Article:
Opatsi History - Page 2

St Bartholomew's Guild.

William Cheevers
President - 1893

A Dublin Plasterer of 1838, William D'Arcy who was secretary of the Plasterers Society of 220 members, told a government inquiry his society was 175 or 167 years old, putting it in line with the foundation of the city guild of St Bartholomew of Plasterers and bricklayers.

The Royal charter of 1670 granted to the combined craft of Plasterers and bricklayers by Charles II, gave legal authority to the working rules established between handicraft masters (employers), journeymen (day workers) and apprentices within the city of Dublin. The Guild was not a trade union in any sense but it could fix prices, wages and hours, regulate apprenticeships, provide charity and maintain the standards of arts and mysteries of the trade.

The old guilds were dominated by the masters and members wielded political as well as commercial power, as freemen of the city giving them direct representation on the city council and the right to vote in parliamentary elections. They further reinforced the prevailing order through most of their existence by excluding anyone not a member of the established church of Ireland.

Not all plasterers in Dublin were members of this guild. Even some of the foremost plaster craft workers of the city were outside the guild. All the other building crafts such as carpenters, slaters and masons were organised together in a separate and older guild.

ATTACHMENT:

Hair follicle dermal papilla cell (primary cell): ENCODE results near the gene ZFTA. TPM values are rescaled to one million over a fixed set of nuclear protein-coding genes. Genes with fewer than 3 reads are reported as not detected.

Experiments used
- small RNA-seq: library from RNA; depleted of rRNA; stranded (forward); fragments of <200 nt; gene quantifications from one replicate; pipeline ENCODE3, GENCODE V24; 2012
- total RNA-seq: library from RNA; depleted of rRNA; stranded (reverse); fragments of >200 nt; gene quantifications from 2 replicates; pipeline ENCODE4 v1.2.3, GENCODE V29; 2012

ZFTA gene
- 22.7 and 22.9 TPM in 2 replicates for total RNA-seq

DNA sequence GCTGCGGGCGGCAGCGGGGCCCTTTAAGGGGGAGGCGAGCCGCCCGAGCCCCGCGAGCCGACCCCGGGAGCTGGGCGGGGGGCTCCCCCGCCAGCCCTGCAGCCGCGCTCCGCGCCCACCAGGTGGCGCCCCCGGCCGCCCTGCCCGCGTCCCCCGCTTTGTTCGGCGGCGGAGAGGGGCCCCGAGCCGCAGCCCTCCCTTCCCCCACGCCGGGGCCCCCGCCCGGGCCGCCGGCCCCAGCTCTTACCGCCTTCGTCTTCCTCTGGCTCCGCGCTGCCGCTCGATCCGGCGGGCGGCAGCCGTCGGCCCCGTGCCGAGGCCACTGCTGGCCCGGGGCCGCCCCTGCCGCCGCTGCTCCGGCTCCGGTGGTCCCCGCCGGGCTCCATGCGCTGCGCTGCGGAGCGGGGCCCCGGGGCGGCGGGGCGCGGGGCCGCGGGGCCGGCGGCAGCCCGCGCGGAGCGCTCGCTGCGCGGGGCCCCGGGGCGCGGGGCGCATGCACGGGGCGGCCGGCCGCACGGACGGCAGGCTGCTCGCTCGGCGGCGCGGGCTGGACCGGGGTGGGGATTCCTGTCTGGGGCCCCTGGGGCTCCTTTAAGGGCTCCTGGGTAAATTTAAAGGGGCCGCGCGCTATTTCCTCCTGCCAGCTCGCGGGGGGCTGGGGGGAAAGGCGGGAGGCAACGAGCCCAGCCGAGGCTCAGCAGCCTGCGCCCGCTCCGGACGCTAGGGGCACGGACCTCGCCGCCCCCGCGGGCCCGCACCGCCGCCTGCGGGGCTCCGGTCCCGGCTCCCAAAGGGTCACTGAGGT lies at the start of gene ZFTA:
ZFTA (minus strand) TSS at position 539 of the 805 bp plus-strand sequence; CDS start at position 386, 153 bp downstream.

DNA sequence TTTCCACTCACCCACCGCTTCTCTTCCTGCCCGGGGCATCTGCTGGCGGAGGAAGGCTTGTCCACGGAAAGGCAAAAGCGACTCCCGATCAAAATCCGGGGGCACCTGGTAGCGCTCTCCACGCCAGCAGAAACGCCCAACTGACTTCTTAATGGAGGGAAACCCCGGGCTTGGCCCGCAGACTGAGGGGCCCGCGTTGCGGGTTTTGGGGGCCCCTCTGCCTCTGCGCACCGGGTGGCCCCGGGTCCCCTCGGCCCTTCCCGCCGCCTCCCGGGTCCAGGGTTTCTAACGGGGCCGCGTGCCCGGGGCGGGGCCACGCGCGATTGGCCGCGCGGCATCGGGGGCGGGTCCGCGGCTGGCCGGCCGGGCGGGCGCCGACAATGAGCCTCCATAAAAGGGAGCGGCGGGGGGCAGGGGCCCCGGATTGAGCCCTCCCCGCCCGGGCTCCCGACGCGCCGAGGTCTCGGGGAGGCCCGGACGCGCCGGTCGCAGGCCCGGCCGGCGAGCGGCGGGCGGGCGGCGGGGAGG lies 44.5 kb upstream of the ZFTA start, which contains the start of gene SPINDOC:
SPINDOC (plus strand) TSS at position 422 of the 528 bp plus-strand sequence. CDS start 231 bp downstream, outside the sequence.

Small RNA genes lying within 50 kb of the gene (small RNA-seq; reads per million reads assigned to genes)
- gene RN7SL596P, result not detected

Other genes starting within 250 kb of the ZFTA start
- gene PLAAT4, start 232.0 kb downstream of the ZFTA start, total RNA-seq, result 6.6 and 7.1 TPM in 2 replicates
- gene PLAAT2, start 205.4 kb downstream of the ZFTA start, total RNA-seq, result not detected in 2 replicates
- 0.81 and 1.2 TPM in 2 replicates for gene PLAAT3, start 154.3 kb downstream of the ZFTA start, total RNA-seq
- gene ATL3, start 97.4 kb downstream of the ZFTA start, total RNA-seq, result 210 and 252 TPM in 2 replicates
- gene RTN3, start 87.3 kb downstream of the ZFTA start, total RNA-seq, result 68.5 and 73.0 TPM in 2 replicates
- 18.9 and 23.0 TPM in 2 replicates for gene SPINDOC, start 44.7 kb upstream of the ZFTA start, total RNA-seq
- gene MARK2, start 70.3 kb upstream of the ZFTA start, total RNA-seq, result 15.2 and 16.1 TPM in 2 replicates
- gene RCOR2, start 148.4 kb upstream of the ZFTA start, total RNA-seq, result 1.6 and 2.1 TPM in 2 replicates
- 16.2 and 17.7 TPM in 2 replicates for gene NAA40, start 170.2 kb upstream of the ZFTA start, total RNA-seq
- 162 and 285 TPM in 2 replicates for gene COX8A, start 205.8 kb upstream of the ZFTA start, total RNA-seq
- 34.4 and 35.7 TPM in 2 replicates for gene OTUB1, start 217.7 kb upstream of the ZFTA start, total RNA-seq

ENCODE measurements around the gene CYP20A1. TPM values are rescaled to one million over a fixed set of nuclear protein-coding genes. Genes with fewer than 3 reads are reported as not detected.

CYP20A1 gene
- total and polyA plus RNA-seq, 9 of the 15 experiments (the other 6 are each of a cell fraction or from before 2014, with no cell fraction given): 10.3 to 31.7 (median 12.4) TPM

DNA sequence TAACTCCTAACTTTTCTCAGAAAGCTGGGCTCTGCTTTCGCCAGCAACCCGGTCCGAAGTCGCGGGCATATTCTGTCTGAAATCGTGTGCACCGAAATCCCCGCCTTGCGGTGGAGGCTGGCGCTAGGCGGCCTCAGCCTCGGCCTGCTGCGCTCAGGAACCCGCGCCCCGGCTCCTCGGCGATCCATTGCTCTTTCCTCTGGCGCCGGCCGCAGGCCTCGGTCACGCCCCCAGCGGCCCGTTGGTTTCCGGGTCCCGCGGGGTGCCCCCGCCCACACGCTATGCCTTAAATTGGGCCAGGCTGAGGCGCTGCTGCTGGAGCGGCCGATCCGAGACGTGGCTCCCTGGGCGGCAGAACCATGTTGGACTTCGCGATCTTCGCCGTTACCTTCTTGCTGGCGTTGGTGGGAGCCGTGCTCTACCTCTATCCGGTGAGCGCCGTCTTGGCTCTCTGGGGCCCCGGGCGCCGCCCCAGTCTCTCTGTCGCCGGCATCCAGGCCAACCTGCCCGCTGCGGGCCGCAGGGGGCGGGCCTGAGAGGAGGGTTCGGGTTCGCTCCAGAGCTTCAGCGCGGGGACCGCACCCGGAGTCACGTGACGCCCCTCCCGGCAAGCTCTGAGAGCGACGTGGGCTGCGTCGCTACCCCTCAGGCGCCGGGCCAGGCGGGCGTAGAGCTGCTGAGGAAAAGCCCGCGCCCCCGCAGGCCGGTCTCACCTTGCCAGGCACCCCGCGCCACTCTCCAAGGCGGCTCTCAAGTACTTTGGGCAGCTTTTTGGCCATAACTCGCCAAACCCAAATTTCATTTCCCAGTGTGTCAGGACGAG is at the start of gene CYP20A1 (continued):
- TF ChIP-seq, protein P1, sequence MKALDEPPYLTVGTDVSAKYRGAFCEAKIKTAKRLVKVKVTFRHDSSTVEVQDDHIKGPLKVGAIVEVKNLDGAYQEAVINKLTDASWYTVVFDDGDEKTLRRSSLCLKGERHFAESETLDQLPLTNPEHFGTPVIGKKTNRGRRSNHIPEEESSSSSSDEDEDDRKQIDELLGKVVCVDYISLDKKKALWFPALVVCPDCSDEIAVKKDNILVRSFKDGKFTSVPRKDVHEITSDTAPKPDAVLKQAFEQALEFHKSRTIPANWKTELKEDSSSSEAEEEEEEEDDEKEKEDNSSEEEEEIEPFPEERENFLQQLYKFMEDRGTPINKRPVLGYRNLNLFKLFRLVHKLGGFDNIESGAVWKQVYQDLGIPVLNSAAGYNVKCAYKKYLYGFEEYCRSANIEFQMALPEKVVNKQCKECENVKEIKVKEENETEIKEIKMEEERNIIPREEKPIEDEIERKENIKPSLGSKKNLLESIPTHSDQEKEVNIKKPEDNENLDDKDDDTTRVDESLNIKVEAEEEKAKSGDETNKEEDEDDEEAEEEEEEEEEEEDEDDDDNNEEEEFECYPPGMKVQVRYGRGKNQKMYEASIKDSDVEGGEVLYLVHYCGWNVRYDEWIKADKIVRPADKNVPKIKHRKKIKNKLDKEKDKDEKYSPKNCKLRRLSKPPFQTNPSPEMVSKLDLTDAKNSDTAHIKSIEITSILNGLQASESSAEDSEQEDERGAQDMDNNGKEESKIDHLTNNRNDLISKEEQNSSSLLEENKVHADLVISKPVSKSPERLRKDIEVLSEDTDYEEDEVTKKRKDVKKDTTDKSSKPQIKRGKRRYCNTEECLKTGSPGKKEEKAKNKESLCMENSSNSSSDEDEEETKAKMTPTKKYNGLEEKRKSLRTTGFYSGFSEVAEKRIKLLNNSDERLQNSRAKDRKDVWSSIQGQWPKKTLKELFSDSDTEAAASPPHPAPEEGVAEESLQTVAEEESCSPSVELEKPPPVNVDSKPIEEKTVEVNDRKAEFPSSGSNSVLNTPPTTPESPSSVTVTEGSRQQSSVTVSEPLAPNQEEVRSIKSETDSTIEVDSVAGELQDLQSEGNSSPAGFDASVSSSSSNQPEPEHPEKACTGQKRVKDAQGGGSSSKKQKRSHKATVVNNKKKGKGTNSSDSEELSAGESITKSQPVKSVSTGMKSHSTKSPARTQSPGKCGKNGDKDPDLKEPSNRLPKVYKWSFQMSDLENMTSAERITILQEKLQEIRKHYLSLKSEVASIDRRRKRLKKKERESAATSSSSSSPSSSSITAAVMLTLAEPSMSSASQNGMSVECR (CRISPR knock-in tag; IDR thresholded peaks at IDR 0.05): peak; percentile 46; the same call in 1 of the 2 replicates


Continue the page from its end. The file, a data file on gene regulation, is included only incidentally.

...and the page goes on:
This cert was received by Bro Paul Cheevers - a plasterer after he qualified as an indentured apprentice. It would have been presented to him by the President and General Secretary at the time which would have allowed him to apply his craft in the city of Dublin. It is dated October 2nd 1821, over 190 years ago. The Cheevers family are still involved today, and his descendants such as James Cheevers (past President), Brian Cheevers, Alan Cheevers and John Swords are members.

At the time the charter was granted Dublin was being transformed from the entrenched walled city, focused on the embattled castle, into a merchant capital city, expanding its street map and reaching out to its environs with open roads and new and more gracious buildings.

One of the more prominent people within the union in the past 100 years has been Leo Crawford, President. Bro Crawford was the President of the Union when the Union became the Operative Plasterers' & Allied Trades Society of Ireland. He was one of the most influential personalities within the trade union movement of his time. He was president of the Union from 1938 to 1969. He was also secretary of the CIU in 1946. He was also a joint secretary of the ICTUfrom 1959 to 1966 and was also president of the ITUC in 1943. When the English union the National Association of Operative Plasterers' left Ireland in the early fifties, the branches from around the country where left with no representation and the Dublin society and the country branches decided to form a national union as it is today. The Union became one entity in 1953 under a new rule book.